By Bisi Lawrence
The entire country —or almost the whole country— has been startled by the sudden decision— well, at least, it seemed unexpected —of a sizeable chunk of the pecking order of the Peoples Democratic Party to break away and form another—if not a different — political group.
The announcement of this move may have been anticipated in some quarters, with the heavy weather that the self-styled largest political party in Africa had been going through.
Indeed, it raised a sizeable dust, much of which still has to settle. But that is typical of a “tribe” of politicians who believe in playing politics with everything — even politics itself. And so we encounter that measure of uncertainty in the announcement of the split.
The sleek reportage vehicle of The Vanguard newspaper which carried a story akin to the essence of the announcement, would appear to have slipped up in no detail except the name of the splinter group. But the story was denied by all the protagonists like the politicians they are.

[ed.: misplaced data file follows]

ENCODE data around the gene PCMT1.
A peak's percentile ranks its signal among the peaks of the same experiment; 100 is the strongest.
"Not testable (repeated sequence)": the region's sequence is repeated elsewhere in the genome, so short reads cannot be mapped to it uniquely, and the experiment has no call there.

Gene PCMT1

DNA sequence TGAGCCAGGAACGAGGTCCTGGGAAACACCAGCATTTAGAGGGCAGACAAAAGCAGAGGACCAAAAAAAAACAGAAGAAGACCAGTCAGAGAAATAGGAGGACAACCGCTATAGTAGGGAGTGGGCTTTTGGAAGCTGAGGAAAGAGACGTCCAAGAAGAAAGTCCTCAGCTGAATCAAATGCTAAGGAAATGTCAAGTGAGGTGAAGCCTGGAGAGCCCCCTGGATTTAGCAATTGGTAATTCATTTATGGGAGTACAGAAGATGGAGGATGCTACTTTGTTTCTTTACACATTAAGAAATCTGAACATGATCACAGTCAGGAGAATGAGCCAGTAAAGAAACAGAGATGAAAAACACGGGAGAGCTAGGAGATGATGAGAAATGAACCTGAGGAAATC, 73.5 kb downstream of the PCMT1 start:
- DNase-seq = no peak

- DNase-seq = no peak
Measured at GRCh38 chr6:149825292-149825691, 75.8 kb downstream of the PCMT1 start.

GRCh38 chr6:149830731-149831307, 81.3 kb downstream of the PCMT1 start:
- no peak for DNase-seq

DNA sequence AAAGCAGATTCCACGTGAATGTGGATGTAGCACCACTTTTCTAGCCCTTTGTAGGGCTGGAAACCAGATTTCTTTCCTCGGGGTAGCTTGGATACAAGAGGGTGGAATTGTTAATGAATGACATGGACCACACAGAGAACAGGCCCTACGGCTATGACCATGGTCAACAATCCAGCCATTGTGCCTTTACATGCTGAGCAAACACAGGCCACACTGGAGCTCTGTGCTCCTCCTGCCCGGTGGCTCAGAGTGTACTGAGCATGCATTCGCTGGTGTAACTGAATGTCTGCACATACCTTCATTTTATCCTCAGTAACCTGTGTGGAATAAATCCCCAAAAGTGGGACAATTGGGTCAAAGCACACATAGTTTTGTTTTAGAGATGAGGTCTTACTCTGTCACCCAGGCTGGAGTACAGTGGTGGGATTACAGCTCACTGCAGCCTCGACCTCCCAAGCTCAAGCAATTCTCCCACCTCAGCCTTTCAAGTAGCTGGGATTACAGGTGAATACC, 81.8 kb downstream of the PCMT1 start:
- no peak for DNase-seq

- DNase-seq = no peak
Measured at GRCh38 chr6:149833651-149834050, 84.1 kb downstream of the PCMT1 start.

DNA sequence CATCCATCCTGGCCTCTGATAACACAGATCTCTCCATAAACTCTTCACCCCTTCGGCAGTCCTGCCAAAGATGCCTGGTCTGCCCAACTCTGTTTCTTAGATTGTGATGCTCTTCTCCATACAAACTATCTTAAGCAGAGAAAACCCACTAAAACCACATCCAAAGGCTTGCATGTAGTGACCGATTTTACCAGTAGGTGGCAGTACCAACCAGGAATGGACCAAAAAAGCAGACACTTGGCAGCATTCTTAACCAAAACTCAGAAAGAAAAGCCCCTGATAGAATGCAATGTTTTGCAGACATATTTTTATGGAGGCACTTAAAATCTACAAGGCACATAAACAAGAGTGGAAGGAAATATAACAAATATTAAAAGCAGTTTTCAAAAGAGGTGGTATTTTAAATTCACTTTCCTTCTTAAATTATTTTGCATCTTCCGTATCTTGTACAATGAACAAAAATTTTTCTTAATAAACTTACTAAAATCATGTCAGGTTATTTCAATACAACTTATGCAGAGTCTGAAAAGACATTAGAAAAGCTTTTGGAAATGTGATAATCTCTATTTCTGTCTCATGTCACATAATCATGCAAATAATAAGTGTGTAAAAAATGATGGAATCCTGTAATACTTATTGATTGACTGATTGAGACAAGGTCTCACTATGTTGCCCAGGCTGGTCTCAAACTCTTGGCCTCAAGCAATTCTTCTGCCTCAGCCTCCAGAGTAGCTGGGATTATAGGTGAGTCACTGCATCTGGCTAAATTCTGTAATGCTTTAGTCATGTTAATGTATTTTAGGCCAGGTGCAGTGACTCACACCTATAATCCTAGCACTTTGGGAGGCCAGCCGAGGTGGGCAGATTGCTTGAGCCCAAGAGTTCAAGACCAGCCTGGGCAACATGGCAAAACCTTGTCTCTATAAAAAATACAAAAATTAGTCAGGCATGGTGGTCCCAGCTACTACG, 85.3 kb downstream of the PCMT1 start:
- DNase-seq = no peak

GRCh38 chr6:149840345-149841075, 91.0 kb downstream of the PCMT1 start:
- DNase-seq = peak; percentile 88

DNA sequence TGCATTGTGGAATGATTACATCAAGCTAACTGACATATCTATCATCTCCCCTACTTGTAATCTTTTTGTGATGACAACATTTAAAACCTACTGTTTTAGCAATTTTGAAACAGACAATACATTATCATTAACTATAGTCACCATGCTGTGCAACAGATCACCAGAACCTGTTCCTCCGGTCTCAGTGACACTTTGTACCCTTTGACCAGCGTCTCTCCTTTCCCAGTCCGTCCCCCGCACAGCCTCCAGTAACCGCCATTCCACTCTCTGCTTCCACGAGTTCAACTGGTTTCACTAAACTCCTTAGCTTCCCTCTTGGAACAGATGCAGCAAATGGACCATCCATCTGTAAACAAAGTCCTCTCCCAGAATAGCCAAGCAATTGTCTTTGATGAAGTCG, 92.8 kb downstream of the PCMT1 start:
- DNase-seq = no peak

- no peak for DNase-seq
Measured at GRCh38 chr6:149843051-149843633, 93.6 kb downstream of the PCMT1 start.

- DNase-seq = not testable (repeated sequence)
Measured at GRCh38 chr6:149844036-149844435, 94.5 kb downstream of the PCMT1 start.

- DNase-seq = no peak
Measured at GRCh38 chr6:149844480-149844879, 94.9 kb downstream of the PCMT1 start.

That took some of the edge away from the surprise element that was intended to have given the move a distinctive spice when it eventually came. All the same, it is doubtless that it must have landed in the laps of the core membership of the PDP like a hot potato.
Here was a party that had sadly spared no effort at stifling itself with a hubristic zeal that fed upon itself, thus increasing its superciliousness to agonizing dimensions.
The President, Goodluck Jonathan, seemed to have been seized by the passion of a second term in which his advisers and hangers-on had recognized a life-belt; they had latched on to that ambition without bothering to contemplate or recognize the rough waters ahead. The so-called “attack-dogs” among them bared their teeth at every perceived provocation, turning the presidency into a source of constant barking and baying. It seemed the requisite thing to do at the start, but it soon became discordant when they turned on their own.